We joined the crowd at the 47th annual Makawao Paniolo Parade last weekend, that annual soapbox and tribute to Maui's paniolo tradition.
The politicians were out in regulation palaka, moving gamely through the intermittent rain, a relief from the usual heat.
Gladys Baisa in a shocking pink shirt and matching cowboy hat was ferried along on the back of a convertible. Don Couch, in a blue-and-white palaka shirt, "paddled" in an outrigger canoe. Elle Cochran, decked out cowboy style wearing purple lei she made herself, cut a nice figure on a horse, the only County Council member to do so.
Mayor Alan Arakawa, in a sea of yellow T-shirted supporters; Mike White in a red, white and blue cowboy shirt; and Mike Victorino in green gamely walked the route. It's good to get a look now and then at these folks. U.S. Senate candidates Linda Lingle and Ed Case were there, too.
Among the council contenders this election, Don Guzman in orange did a jig in the street, "Oh I gotta dance for votes." A woman from Alan Fukuyama's campaign detached herself from the parade and peered at us. "Visitors or voters?" she inquired. Informed we were the latter, she comically put her thumbs inside her white T-shirt to make us focus on its message.
Was that really Molokai's bad boy and Kaho'olawe hero, Walter Ritte, on a dark horse? Is he running for something?
I liked the protest floats, including that of the Maui Invasive Species Committee, which was trying to raise consciousness about the danger of fire ants. It took a while to figure out what the high school kids looking like red Klansmen organized around a red-draped car were supposed to signify. "We're the legs," one of the hooded figures explained.
Moms Against Monsanto ("Just say no, GMO") drew big applause from where we stood and were followed by the Occupy Maui folks, carrying a tent.
The riders equalled the political groups in numbers, and what made me the most optimistic were the young men and women on horseback: Aloha Cowboys, No Ka 'Oi Horsemanship, and Maui Pa'uRiders in their multicolored skirts, who took the time to make lei haku for their horses and hats.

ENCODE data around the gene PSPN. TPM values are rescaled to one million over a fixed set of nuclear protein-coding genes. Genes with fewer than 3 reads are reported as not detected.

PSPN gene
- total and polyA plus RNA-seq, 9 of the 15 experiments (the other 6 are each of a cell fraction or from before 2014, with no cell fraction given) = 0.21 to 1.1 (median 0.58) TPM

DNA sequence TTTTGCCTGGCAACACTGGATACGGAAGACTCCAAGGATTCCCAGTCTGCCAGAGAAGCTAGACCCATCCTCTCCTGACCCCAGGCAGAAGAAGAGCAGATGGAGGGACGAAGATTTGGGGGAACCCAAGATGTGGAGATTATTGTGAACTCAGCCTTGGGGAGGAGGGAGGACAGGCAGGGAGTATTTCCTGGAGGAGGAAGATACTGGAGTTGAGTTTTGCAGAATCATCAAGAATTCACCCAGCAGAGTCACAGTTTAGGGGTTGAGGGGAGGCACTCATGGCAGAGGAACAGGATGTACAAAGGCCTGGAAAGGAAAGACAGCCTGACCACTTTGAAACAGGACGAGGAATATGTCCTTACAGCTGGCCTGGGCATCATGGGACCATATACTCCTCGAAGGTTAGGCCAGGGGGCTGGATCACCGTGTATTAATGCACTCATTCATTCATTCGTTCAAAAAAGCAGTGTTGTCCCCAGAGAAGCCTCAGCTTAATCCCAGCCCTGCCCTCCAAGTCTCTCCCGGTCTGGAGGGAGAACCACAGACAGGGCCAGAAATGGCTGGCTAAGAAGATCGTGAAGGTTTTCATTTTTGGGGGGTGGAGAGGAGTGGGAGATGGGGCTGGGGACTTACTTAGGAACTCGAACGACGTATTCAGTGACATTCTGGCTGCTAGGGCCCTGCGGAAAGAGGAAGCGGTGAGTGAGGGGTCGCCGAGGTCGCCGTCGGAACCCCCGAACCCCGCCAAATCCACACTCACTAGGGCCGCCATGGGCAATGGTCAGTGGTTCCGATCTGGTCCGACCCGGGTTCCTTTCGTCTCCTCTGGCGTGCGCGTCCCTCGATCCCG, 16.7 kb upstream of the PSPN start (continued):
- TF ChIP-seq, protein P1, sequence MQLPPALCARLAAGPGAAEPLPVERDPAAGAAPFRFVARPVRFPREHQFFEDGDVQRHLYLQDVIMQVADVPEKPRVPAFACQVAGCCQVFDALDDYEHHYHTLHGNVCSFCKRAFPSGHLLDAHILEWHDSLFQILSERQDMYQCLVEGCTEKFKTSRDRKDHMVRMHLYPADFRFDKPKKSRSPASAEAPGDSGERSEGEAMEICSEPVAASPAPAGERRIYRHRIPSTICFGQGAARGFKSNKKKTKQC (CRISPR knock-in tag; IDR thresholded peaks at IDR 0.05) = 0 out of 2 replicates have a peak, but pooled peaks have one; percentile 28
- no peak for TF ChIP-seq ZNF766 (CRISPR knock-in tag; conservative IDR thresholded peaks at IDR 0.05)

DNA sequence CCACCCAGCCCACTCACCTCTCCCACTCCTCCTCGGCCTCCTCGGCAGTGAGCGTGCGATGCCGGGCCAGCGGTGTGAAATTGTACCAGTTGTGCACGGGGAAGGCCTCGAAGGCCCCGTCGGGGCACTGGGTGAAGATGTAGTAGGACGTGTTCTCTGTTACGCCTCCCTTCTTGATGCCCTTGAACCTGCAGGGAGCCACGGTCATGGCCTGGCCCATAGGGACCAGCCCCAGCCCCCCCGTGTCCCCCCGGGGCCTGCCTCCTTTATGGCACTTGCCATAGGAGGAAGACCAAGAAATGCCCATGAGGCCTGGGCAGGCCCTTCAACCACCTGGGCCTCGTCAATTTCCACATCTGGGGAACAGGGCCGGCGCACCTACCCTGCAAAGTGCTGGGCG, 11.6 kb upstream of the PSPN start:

Other riders were cute little paniolo princesses in spangled jackets and Grand Marshall Otto "Uncle Joe" Thompson of Kona. He's one of the many descendants of Charlie Thompson, who founded the 1,400 acre Thompson Ranch here in 1902 (which, I discovered, moved seven years ago to Polipoli from Thompson Road, where what they raise now is estates).
"The paniolo tradition is still alive," said the dedicated Theresa Thompson, who organizes the parade year after year. "It's near and dear to my heart. I'm trying to instill in people old ways of thinking. They really need to appreciate the values of these elders, their roots."
And what are those? "Hard work, honesty, being strong and kind, and generous. In the old days you made your own things, you trained your own horse, you went out and did your job."
Luckily, she said, there's a trend in this direction. Young riders are learning to make their own saddles. Clinics offered by the Maui Cattlemen's Association are teaching the old style of training with kindness. "Now it's quietly whistle to your cows, don't get them all upset."
This style hasn't caught on yet with the young roughnecks up at the 57th annual Makawao Rodeo, however, which is where the real action was over the weekend. I prowled around the grounds before Friday night's bull bash and keiki competition, taking it all in.
Boys were practicing roping wire bulls, girls bustling by in boots and well-worn jeans. A mother in a sparkling silver belt led a tiny boy dressed in western garb through a gate, his competition number visible on his back. Dogs panted from the backs of trucks and the air was full of whinnying and laughter.
Some ecstatic Hawaiian music emanated from behind a couple of trucks and I crept up to see what was going on. It was not a CD as I thought, but a cowboy playing ukulele and singing falsetto. He spotted me and sang louder. So much excitement. I felt I'd gotten a glimpse into a different world, one where local families still have their land, their horses, their corrals, and the tradition is being passed on. We may not see them, Thompson said, but Maui still has lots of "barns."
* Laurel Murphy is a former staff writer for The Maui News whose "Keiki o ka 'Aina" column appears each Tuesday. She can be reached at email@example.com.